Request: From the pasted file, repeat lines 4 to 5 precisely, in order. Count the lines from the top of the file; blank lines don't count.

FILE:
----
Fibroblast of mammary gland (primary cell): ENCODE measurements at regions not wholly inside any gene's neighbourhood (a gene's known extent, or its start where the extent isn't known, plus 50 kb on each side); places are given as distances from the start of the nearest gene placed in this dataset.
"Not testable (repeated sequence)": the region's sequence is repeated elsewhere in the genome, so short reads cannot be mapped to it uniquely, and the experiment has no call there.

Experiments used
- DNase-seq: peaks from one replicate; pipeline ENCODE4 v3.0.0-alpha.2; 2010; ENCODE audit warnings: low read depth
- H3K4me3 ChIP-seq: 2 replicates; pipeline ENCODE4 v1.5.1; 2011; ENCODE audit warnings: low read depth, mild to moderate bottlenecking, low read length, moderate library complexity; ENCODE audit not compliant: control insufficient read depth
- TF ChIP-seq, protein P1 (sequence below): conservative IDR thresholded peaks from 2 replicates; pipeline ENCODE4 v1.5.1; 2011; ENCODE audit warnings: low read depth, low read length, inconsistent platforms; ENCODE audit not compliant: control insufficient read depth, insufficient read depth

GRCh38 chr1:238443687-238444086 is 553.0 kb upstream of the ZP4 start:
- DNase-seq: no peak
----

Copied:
- DNase-seq: peaks from one replicate; pipeline ENCODE4 v3.0.0-alpha.2; 2010; ENCODE audit warnings: low read depth
- H3K4me3 ChIP-seq: 2 replicates; pipeline ENCODE4 v1.5.1; 2011; ENCODE audit warnings: low read depth, mild to moderate bottlenecking, low read length, moderate library complexity; ENCODE audit not compliant: control insufficient read depth